“The state treats their activities as criminal, but the people who engage in these actions are doing it for protest and activism,” says the Professor. However some of them did their hacking not as a political statement, but just for fun or ‘lulz’. Lulz derives from textspeak lol which stands for ‘laughs out loud’ and is reckoned to be an extreme form of ‘lol. The anthropologist seeks to dignify this form of internet vandalism as a cultural activity within the European tradition of the trickster or shape-shifter – like Proteus in the Greek myths or the Norse god of fire, Loki. She says it also finds an echo in West African and Caribbean folk tales about Anansi the Spiderman. ‘LulzSec’ became a splinter group within the movement and some of its UK-based followers were arrested and charged with defacing the Serious Organised Crime Agency webiste and other examples of computer misuse. They have now been released from jail (and one has completed a community-based sentence). LulzSec’s story has been dramatised and the freed hackers have appeared on stage at a London theatre with Gabriella Coleman. Ryan Ackroyd, Ryan Cleary, Jake Davis, Mustafa al Bassam answered her questions with disarming frankness. You can watch a recording of the debate here. Ryan Ackroyd still insists that he was not just a joker: “Personally there were political reasons: Egypt, Libya, Tunisia, ACTA (the trade agreement on counterfeiting and intellectual property infringement that never happened), governments spying on people. I’d like to see Anonymous take on a legal political role, there’s lawyers and police in it. There’s a lot of brains and knowledge that could come together to effect political change.”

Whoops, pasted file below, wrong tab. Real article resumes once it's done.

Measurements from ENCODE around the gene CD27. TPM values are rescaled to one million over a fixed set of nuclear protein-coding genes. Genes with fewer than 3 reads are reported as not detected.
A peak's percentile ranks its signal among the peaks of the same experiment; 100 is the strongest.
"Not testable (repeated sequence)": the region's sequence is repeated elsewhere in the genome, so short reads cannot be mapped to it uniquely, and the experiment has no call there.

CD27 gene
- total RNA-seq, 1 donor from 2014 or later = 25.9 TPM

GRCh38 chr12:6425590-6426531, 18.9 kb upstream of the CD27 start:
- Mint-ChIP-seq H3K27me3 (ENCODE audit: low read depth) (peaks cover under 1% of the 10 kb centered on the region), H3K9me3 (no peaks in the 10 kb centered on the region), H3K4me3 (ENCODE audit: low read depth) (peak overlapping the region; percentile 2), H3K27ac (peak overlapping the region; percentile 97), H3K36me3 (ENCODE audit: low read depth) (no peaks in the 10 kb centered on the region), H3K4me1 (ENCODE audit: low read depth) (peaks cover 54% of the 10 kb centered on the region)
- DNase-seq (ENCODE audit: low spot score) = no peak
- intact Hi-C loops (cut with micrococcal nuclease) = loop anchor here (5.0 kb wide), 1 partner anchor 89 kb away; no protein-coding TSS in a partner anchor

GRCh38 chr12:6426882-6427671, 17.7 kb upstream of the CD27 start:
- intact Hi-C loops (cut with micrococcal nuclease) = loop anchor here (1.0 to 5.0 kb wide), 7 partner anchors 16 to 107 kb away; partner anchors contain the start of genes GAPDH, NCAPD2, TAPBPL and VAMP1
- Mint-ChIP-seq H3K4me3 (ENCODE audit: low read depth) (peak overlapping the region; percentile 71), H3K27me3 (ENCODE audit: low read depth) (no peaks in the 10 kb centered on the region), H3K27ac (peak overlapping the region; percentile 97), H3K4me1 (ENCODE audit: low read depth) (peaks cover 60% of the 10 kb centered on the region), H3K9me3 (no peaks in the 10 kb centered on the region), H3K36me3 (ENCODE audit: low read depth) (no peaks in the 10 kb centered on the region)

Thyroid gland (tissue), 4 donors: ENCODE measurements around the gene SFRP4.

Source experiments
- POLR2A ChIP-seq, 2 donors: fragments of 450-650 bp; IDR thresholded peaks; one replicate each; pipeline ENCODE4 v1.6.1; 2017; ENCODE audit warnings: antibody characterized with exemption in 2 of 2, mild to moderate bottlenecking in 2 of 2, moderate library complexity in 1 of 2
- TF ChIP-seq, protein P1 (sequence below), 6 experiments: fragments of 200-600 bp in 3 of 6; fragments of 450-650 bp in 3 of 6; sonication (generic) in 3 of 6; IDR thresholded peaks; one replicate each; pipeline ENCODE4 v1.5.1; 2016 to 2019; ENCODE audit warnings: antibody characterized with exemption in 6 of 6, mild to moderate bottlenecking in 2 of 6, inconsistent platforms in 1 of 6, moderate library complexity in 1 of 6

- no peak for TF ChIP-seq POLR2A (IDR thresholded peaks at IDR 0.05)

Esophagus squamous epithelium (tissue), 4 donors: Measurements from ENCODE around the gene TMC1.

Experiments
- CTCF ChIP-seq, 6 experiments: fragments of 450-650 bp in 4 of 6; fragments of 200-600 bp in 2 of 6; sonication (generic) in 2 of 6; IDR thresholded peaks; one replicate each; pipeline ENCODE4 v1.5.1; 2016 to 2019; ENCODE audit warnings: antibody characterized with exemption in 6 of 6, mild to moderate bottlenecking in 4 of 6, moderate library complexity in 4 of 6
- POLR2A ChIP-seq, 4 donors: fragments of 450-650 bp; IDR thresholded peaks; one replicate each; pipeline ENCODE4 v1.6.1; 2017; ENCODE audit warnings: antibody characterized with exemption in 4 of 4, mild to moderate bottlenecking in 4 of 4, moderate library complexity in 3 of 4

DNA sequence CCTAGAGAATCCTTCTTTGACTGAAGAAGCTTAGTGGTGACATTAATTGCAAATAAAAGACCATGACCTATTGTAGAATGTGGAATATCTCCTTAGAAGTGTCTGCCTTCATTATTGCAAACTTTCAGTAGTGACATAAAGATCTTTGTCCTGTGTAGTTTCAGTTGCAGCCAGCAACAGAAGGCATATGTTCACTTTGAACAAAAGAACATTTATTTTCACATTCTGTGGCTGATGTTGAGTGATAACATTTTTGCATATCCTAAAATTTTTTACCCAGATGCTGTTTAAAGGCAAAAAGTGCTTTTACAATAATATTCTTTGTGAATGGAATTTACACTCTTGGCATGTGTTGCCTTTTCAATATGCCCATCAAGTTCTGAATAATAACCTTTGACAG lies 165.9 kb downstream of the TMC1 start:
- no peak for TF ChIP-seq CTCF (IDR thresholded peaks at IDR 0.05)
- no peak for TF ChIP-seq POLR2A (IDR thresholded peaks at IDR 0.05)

However they all admit that they have been part of an element on the internet that promotes misogyny, targets homosexuals and is racist, sexist and deliberately offensive. Its roots lie in an image board called 4Chan which was founded in 2003 for organising trolling campaigns. “I’ve known many individual members of Anonymous who are involved in struggles against misogyny and homophobia” says Professor Coleman. ”In fact one of the surprising things was how many queer (sic) Anons there were.” She says all ethnicities and various sexual preferences are represented in Anonymous but the striking exception is gender – there are hardly any girls or women (although young men often adopt female pseudonyms online). Coleman puts this down to the macho bravado of most of the chatrooms and the frequent use of images of violent rape. Strange, then, that she herself has been tolerated for over a decade as an academic researcher snooping on them. Many of her online dialogues with notorious hackers are reproduced in the book. Its tone suggests that she is pleased to be allowed in to their secretive world and therefore inclined to justify their behaviour. As the Anons’ agony aunt she may be more of an advocate than an impartial observer, but her insights are revealing and a must-read for anyone who seeks to understand the mystery behind the masks.